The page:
Thoracic Endometriosis Syndrome (TES): Diagnosis by cytology of pleural effusion


Thoracic Endometriosis Syndrome (TES): Diagnosis by cytology of pleural effusion

Cytology of pleural effusion may assist in the diagnosis of thoracic endometriosis

Key Points

Highlights:

  • Most common sites of endometriosis are the pelvic organs and tissues, including ovaries, fallopian tubes, uterosacral ligaments and the rectovaginal septum, extra-pelvic endometriosis is extremely rare and difficult to diagnose due to non-specific clinical presentations
  • Thorax is the most common site of extrapelvic endometriosis that may result in catamenial (related to menstruation) pneumothorax, hemothorax, hemoptysis, lung nodules, isolated catamenial chest pain and catamenial pneumo-mediastinum in descending order. All these symptoms and findings constitute the “thoracic endometriosis syndrome” (TES)
  • Establishing a clinical diagnosis of thoracic endometriosis is quite challenging and in fact, it is practically a diagnosis of exclusion

Importance:

  • Clinical suspicion and awareness of the temporal association of the patient ’s symptoms with menses are crucial to establish a clinical diagnosis of TES. However, due to lack of adequate history in the majority of TES cases, a precise diagnosis can only be established by microscopic identification of endometrial tissue elements in specimens from pleural and/or lung as in this present case report

What's done here:

  • The authors report a rare case of pleural endometriosis that could be diagnosed on pleural fluid cytology, an exceptionally rare event.

 

Lay Summary

Parikshaa Gupta and colleagues from Chandigarh, India report a case of thoracic endometriosis diagnosed primarily by pleural fluid cytology in a most recent article at Cytopathology.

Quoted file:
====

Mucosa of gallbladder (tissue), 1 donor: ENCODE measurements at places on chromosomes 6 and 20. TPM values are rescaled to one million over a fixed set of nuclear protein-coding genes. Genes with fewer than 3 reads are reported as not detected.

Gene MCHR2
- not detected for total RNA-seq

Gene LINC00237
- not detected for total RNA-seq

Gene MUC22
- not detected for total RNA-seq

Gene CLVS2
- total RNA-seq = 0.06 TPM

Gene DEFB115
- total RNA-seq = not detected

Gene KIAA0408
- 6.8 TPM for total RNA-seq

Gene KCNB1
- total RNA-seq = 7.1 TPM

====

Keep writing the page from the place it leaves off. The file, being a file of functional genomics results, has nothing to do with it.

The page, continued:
A 33-year-old female presented with a long history of recurrent bouts of chest pain associated with a dry cough and breathlessness, with some of the episodes coinciding with her menses. Most of these episodes were self-limited and responded to oral analgesics.  Additionally, she was being evaluated for primary infertility. Her elder sister had infertility also, related to pelvic endometriosis and treated as such ending up in successful conception.

Physical examination revealed reduced breath sounds on the right side of chest with a dull note on percussion. Chest  X-ray and computed tomography (CT) of the thorax confirmed right-sided pleural effusion without any pleural nodules or mediastinal lymphadenopathy. Laboratory workup was within normal limits except for anemia. Pleural tap revealed hemorrhagic fluid with exudative nature having low adenosine deaminase levels (14 U/L). Cytological examination of the pleural fluid sediment and liquid-based cytology (SurePathTM) showed scattered cohesive, 3-dimensional clusters of epithelial cells. These tight clusters had a remarkable resemblance to the 3-D endometrial clusters which are commonly seen in cervical smears. Few hemosiderin-laden macrophages were also identified in a background of blood as a supportive finding also. Based on the clinical history and cytomorphological characteristics a diagnosis of pleural endometriosis was made. Subsequent thoracoscopic biopsy also confirmed this diagnosis. She was treated with monthly leuprolide (3.75 mg administered intramuscularly). At two months follow-up, there was no recurrence of chest pain, breathlessness and chest pain. 

Extra-pelvic endometriosis is extremely rare and often hard to diagnose due to non-specific clinical presentations. Although the symptoms are often associated with menstruation, such an association is often ignored. Thorax is the most frequently involved extra-pelvic site. Thoracic endometriosis is characterized by the presence of functioning endometrial tissue within the pleura and/or lung parenchyma and/or the airways. It is associated with varied clinical presentations, the most common being a catamenial pneumothorax, hemothorax, hemoptysis, lung nodules, isolated catamenial chest pain and catamenial pneumo-mediastinum in descending order. These clinical presentations are named as thoracic endometriosis syndrome (TES).

The presented case highlights the utility of cytology as a simple, minimally invasive and cost-effective approach in the diagnosis of thoracic endometriosis. The cytopathologists need to be aware of the characteristic cytomorphology as appropriate history and careful cytological examination can help in achieving an accurate diagnosis of this rare entity.


Research Source: https://www.ncbi.nlm.nih.gov/pubmed/29904975


Thoracic endometriosis cytology pleural effusion minimally invasive cost effective

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